Echoing Valentinavičius, Bernaras Ivanovas, associate professor at Vytautas Magnus University, adds that the Prime Minister’s decisions will determine the ratings of the conservatives, the Government as a whole, and her own.
“A year ago, the Prime Minister said that she would take action when the shadows begin to emerge (among the ruling party – author’s note). So this is a situation where she could come across as decisive and true to her word. But, on the other hand, suppose she takes a decision that is typical of Western-like behaviour. In that case, it will be to her advantage,” the political analyst said, stressing that he was not referring to the resignation of ministers or herself.
“In the sense of a Western government, it (the Government) should have resigned last week. Taking this story as a whole, the Prime Minister and the Minister of transport should take responsibility. However, not because of Landsbergis, but because of Skuodis. For some reason, Landsbergis is being brought to the front in this situation. Perhaps because he campaigned for sanctions”, he points out.
The political analyst also points out that the Conservatives’ ratings have been trending downwards for some time, but he does not predict an absolute “zero-rating”. “Let’s not forget that the Conservative electorate is “nuclear”. Despite what is happening now, people support them and will support them, so there should not be a total “crash”, but there will be a drop because of the problems that have erupted”.
The negative assessment of the Government has fallen slightly within the margin of error over the month. For example, in October it was 34.7%, in November it is 34.2%.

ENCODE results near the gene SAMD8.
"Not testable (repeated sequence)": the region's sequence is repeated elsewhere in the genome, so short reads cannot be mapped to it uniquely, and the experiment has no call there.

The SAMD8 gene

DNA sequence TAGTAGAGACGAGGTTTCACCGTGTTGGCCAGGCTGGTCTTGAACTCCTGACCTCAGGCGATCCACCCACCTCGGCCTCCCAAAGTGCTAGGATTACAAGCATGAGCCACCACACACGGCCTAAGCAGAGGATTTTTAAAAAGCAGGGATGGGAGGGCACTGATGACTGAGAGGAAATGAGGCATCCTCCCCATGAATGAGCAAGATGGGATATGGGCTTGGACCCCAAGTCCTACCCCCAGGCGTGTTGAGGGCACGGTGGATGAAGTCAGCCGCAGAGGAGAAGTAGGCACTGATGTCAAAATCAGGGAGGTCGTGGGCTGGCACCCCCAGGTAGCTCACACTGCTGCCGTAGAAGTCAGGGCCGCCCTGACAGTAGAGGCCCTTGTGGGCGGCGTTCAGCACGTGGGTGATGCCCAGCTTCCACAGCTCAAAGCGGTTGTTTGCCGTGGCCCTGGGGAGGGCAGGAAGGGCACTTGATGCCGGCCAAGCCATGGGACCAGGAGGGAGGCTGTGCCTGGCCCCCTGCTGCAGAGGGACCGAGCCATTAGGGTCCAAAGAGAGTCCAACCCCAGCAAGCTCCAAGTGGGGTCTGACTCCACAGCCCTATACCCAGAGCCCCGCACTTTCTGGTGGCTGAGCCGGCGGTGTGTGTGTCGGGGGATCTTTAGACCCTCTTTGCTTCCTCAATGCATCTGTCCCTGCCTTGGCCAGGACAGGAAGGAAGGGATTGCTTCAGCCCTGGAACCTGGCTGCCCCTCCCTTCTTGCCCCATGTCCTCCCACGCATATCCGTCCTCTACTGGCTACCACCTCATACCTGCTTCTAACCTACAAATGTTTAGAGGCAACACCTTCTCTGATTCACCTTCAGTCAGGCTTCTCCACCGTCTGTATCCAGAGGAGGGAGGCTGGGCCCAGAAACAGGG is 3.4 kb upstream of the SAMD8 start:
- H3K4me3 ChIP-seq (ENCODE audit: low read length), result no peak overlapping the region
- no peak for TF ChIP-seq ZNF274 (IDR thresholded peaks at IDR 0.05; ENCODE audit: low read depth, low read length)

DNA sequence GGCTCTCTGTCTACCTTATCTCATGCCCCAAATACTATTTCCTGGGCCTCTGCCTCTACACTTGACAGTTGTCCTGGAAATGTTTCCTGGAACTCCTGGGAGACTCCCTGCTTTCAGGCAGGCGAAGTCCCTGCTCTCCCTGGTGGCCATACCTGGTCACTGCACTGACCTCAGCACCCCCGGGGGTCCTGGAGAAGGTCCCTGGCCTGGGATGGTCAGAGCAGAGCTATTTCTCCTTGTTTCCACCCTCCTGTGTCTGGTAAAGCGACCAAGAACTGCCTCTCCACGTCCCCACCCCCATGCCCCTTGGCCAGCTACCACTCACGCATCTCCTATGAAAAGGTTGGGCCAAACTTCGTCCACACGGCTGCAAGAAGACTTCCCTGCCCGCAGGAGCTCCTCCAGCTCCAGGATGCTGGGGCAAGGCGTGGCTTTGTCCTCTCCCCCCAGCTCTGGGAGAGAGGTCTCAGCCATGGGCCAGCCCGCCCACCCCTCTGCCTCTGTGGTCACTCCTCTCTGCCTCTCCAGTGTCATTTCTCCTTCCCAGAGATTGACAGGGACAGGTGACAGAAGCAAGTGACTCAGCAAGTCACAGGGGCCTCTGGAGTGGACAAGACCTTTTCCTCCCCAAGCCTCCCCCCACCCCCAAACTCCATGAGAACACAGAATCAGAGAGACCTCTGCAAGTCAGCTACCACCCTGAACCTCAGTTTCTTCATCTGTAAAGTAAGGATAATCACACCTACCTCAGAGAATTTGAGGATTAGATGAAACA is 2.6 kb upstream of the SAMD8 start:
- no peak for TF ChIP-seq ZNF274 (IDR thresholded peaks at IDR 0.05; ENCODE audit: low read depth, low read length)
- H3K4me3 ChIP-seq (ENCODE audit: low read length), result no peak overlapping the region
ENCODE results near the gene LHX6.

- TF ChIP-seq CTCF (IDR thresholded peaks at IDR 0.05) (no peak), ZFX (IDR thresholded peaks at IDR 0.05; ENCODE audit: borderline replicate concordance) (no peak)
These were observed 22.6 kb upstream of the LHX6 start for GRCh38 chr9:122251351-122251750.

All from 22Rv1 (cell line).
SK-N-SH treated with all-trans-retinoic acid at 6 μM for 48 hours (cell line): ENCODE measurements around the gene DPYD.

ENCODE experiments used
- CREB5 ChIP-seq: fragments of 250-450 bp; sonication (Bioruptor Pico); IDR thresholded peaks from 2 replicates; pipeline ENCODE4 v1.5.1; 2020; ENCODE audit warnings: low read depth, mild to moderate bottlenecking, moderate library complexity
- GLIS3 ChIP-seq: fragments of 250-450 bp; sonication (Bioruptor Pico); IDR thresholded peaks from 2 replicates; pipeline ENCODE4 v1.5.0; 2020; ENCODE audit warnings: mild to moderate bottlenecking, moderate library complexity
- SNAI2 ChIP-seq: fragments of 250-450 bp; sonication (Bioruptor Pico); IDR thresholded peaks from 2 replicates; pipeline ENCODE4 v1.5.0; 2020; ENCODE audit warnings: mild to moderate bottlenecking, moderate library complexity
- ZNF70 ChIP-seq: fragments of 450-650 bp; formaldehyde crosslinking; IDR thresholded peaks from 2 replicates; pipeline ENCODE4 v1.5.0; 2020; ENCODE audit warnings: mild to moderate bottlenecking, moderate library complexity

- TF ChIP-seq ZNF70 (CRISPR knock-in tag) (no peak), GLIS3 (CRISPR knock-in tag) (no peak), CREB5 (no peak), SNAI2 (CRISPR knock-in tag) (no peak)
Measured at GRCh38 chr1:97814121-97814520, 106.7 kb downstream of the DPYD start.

Political analysts are unanimous: the ratings of the Peasants will continue to fall
Experts assessing the current ratings of the LVŽS also do not doubt that they may tend to fall. This could be due to two reasons. “It is anticipated that the raring of the Peasants will continue to fall. All the more so, Širinskienė’s departure, no matter what Mr Karbauskis says, will not go without losses,” Valentinavičius says.
S. Spurga also does not doubt that the LVŽS chairman’s speeches that the departures of his fellow party members are insignificant and that the Peasants have only become more robust, as a result, are just an attempt to “defuse” the situation. “This is certainly not the case because the losses are obvious. Moreover, the party chairman himself says that he has not yet “buried” the party, which means that the prevailing mood is that the party is being “buried”,” he says.
According to experts, depending on how successful Skvernelis is in establishing a new political force, the rating curve of LVŽS may also go down.
“I cannot say that Skvernel’s force is very different from the Peasants. One can argue a lot about the values dimensions between these parties. Still, I don’t see a qualitative difference between a political force whose leader has very radical anti-vaxxer views, is both a large landowner and a “specialist” in the trade of Russian fertilisers, and a party founded by Skvernelis. Their values are not known to us at all, except for the paving of roads and the recruitment of his wife to an institution that had working relations with the prime minister. The fact is that it will take away rating points”, says Valentinavičius.
Spurga adds, pointing out that Skvernelis’s party happens to be being created at a time when its closest rivals, apart from the Social Democrats, are being shaken by crises of greater or lesser magnitude and continue to hold a strong position for reasons that are not clear: “It is just the way it is that people miss novelty things”.
The public opinion and market research company Spinter Research conducted a public opinion poll on behalf of the news portal Delfi between 11 and 28 November 2021. The survey was carried out among the population aged between 18 and 75 years. 1015 respondents were interviewed. The distribution of participants by gender, age and place of residence is proportional to the distribution of the population in Lithuania. The survey results have a margin of error of 3.1 per cent.